The British Third Army at the River Scarpe achieved the longest advance since trench warfare had begun, surpassing the record set by the French Sixth Army on 1st July 1916. The British advance slowed in the next few days and the German defence recovered. Although these battles were generally successful in achieving limited aims, they came at considerable cost. By the end of the battle, the British Third and First Army had suffered about 160000 casualties and the German 6th Army about 125,000. The British suffered on average more than 4000 casualties every day, the highest average daily casualty rate of any of their First World War assaults. When the battle officially ended on 16 May, the British had made significant advances but had been unable to achieve a breakthrough. New tactics and the equipment to exploit them had been used, showing that the British had absorbed the lessons of the Battle of the Somme and could mount set-piece attacks against fortified field defences
16th – The Nivelle Offensive began on this day and continued until 9th May 1917. It was carried out in conjunction with the British Battle of Arras.The offensive was intended to be strategically decisive by breaking through the German defences on the Aisne front within 48 hours. A preliminary attack was to be made by the French at St Quentin prior to the offensive and the British at Arras, to capture the high ground and divert German reserves from the French fronts on the Aisne and in Champagne. The main offensive was to be delivered by the French on the Chemin des Dames ridge known as the Second Battle of the Aisne, with a subsidiary attack by the Fourth Army known as the Third Battle of Champagne. The final stage of the offensive was to be the meeting of the British and French armies, having broken through the German lines, then the pursuit of the defeated German armies towards the German frontier.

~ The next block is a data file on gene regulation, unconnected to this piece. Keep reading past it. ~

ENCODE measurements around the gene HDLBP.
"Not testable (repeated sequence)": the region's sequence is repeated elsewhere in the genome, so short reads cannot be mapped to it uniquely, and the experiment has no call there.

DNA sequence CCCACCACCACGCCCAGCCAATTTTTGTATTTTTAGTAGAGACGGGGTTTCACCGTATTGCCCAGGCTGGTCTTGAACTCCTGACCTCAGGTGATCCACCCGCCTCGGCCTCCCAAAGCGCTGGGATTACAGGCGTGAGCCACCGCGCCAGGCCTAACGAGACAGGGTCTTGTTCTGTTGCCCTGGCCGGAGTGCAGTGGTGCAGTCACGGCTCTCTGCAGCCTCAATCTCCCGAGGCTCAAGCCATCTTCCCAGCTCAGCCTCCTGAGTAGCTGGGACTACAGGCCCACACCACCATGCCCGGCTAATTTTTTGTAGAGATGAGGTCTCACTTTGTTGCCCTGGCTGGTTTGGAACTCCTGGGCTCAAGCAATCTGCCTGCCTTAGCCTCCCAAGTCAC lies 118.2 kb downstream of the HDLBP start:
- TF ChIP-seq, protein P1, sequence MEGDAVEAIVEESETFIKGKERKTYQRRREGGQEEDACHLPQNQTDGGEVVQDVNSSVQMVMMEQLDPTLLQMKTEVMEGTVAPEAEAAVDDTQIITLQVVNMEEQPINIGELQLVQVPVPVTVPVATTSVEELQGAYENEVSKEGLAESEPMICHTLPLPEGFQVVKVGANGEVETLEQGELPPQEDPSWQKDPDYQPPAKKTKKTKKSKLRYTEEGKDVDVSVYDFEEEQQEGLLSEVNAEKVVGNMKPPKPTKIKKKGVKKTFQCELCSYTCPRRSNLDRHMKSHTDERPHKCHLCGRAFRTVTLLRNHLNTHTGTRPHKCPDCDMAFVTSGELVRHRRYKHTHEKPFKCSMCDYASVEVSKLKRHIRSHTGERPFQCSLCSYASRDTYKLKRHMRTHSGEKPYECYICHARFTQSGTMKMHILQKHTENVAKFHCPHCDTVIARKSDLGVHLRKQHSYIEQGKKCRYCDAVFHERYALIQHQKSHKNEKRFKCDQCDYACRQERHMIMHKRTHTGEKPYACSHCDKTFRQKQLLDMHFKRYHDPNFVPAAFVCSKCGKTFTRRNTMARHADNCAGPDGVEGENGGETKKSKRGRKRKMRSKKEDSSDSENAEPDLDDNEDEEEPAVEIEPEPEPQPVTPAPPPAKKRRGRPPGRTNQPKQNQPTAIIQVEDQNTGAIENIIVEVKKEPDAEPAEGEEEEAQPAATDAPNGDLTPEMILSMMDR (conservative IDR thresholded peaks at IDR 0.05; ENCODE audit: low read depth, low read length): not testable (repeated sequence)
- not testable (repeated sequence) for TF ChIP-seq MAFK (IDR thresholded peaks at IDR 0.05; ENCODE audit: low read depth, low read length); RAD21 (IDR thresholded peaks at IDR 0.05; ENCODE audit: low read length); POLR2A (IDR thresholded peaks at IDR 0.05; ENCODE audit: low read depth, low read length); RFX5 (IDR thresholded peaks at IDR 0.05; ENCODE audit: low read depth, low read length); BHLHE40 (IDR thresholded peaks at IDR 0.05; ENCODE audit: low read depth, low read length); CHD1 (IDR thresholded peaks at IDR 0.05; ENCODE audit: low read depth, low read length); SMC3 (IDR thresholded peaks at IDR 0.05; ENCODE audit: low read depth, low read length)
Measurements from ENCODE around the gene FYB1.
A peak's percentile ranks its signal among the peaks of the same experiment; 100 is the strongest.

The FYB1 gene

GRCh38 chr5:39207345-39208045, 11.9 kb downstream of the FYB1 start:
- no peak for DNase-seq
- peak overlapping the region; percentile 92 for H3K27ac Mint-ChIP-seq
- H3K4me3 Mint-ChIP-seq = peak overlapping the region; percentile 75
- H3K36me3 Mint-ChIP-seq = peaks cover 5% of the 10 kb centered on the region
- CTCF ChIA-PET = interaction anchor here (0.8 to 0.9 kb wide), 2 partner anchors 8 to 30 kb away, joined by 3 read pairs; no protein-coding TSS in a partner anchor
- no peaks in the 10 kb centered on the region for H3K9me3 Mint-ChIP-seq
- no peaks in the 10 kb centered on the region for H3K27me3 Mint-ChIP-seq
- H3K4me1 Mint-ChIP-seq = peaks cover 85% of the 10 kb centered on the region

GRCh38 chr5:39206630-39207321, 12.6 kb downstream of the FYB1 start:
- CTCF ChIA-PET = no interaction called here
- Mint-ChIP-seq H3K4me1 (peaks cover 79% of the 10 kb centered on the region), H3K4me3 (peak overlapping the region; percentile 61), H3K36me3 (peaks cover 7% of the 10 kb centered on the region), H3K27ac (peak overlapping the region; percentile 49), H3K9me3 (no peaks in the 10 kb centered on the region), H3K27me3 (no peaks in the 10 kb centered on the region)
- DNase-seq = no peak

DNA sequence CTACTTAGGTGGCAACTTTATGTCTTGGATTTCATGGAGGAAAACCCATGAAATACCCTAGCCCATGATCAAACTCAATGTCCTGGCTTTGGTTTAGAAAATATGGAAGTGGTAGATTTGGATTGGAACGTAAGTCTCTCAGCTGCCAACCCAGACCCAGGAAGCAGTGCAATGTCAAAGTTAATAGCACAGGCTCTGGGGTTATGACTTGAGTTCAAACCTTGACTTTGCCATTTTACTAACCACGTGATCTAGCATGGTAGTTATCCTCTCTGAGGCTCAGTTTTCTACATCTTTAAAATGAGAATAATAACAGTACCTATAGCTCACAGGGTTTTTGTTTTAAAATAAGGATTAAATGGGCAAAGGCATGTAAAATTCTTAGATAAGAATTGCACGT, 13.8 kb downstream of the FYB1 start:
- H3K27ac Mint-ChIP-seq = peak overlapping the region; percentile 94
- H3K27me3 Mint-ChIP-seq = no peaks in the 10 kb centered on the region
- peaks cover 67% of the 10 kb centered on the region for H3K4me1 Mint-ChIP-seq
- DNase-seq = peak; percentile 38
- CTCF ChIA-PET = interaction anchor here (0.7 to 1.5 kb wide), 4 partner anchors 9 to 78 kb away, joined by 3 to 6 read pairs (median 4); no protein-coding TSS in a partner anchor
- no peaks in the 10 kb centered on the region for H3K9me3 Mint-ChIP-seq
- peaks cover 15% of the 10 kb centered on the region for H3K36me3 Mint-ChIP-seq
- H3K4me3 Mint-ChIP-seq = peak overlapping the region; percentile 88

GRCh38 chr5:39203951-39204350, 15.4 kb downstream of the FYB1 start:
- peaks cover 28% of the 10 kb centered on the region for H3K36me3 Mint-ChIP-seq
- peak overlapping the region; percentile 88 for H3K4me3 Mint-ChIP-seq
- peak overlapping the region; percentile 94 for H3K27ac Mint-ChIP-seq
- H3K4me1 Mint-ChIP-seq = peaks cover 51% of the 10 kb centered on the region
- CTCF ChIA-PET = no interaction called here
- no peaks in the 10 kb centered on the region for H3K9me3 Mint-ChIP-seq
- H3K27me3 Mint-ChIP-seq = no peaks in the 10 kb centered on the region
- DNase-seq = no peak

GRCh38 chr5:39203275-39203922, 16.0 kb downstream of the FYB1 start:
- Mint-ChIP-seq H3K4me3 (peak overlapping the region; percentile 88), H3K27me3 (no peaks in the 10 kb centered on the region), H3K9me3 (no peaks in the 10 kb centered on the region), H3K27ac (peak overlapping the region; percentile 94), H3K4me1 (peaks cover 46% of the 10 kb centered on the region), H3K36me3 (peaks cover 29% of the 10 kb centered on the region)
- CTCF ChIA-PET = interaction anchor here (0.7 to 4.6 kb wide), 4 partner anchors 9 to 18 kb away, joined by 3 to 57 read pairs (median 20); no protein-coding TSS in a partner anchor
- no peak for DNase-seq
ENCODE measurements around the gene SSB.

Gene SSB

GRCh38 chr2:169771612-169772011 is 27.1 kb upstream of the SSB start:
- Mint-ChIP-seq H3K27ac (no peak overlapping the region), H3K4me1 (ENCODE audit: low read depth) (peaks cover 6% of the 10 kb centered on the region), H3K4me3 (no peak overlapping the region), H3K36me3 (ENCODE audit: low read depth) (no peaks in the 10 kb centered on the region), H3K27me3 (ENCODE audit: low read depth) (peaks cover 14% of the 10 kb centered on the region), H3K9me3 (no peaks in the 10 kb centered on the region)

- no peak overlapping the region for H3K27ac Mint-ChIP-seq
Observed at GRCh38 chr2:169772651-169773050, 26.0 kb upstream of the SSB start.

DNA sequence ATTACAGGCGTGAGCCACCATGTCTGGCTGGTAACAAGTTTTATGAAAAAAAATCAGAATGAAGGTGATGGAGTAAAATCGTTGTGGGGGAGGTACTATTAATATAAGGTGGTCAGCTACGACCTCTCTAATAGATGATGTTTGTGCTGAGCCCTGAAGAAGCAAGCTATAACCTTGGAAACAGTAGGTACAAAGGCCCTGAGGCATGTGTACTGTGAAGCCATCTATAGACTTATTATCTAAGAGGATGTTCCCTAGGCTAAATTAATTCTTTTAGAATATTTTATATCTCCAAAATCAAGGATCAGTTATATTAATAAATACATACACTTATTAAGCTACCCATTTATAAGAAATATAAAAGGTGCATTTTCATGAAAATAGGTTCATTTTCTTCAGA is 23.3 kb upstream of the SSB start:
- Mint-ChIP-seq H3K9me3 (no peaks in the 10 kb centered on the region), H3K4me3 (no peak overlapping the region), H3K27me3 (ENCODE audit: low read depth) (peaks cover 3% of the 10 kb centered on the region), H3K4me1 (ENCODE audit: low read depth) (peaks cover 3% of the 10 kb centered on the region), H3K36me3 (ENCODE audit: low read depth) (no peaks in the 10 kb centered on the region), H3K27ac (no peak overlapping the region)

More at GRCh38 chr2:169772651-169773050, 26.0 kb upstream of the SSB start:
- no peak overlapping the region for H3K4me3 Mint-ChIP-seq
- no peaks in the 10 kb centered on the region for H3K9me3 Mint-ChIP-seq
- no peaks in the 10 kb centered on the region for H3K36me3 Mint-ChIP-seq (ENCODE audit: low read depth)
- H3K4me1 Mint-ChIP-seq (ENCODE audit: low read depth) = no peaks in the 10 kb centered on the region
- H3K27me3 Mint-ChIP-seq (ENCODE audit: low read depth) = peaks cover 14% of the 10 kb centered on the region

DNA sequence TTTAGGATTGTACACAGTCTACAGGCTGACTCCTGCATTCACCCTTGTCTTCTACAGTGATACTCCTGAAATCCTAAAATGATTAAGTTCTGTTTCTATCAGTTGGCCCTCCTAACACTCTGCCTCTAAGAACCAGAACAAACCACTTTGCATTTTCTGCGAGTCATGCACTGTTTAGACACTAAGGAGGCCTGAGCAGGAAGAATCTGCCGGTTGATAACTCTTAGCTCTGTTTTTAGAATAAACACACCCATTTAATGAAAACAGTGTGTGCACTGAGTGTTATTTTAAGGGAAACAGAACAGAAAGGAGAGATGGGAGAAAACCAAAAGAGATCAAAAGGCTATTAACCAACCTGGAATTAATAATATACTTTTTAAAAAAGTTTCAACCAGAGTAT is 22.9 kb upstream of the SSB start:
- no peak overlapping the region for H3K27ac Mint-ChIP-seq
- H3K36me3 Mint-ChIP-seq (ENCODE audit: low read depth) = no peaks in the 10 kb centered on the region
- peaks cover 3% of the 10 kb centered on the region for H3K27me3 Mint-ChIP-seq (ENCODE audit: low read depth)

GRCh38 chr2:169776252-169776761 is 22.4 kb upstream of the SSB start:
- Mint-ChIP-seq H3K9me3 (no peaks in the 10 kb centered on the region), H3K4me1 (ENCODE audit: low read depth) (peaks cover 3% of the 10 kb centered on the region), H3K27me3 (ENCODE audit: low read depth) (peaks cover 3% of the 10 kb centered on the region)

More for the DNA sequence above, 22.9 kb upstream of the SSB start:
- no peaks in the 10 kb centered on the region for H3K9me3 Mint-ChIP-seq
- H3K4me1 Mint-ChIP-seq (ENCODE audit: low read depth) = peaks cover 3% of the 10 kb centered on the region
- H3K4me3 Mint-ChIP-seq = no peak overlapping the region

The Franco-British attacks were tactically successful; the French Third Army captured the German defences west of the Hindenburg Line near St. Quentin, before further attacks were repulsed. The British Third and First armies achieved the deepest advance since trench warfare began, along the River Scarpe in the Battle of Arras, which inflicted many losses on the Germans, attracted reserves and captured Vimy Ridge to the north. The main French offensive on the Aisne began on 16th April and also achieved considerable tactical success but the attempt to force a strategically decisive battle on the Germans was a costly failure and by 25th April the main offensive had been suspended. By the end of the Nivelle Offensive, there were 187000 French casualties in addition to the British casualties from the Battle of Arras. The failure of the Nivelle strategy and the high number of French casualties led to mutinies and the dismissal of Nivelle, his replacement by Pétain and the adoption of a defensive strategy by the French, while their armies recuperated and were rearmed.